Perfumy saffron comes from the stigmas of the small purple crocus (Crocus sativus) belonging to the iris family. Harvested, dried and packaged entirely by hand, it's the world's most expensive spice.
With each flower providing only three tiny stigmas, it takes about 14,000 stigmas to produce one ounce. Fortunately for cooks, a little saffron goes a long way. The yellow-orange spice has a slightly bitter, honey-like taste that's integral to paella, bouillabaisse, Risotto Milanese and many European baked goods.
Saffron comes from the Arab zafaran, meaning "yellow." The spice first appeared in ancient Babylon and China as early as 2600 BC. Cultivated for thousands of years, it has been used as anesthetic, aphrodisiac, perfume, dye and flavoring for foods and beverages. Cleopatra and the pharaohs used saffron for both sacred and sensual purposes.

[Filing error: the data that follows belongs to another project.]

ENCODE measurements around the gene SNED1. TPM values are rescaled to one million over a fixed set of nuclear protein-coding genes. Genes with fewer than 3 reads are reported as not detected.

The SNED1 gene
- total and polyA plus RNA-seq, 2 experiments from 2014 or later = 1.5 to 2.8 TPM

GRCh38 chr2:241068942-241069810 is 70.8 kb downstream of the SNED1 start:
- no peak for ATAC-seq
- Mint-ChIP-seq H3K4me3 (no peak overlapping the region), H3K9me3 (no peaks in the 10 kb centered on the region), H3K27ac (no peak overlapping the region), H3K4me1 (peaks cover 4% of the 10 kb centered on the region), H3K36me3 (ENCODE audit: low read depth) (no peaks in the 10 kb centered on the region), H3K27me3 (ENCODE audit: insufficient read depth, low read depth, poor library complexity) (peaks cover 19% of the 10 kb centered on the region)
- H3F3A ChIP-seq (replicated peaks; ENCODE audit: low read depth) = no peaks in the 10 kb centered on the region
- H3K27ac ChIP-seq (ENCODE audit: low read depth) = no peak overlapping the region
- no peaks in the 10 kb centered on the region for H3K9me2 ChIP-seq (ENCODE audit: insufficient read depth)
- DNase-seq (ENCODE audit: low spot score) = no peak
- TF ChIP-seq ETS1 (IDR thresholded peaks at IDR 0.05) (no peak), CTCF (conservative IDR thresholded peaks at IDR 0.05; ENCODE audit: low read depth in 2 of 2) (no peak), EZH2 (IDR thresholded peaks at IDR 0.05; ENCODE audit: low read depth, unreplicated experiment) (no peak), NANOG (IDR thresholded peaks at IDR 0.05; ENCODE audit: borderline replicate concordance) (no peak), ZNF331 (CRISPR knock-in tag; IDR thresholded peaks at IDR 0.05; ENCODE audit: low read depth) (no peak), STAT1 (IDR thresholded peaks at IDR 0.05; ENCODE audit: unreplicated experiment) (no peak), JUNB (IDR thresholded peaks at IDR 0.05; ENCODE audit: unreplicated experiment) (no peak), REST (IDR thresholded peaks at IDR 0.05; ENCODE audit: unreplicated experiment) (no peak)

Saffron is sold in powdered form and whole threads (the whole stigmas). Powdered saffron loses its flavor more quickly and it may also contain "filler" ingredients that make it less impactful.
While pricey, whole threads of red saffron are the best quality to buy. In the long run, less expensive saffron won't save you money—you'll just need to use more to achieve the same results.
Note: Some markets do not put saffron out on the shelf; ask a clerk if you can't find it.
Stored in an opaque container, tightly sealed and out of direct light, saffron will keep for several years.
Try one of our favorite saffron recipes:
Saffron Rice (ala Negri)
Shahi Korma (Lamb in Saffron and Cardamom Cream Sauce)
beans, breads, chicken, corn, cucumbers, fish, pasta, rice, salmon, seafood, soups, stews, turkey
View BigOven's saffron recipes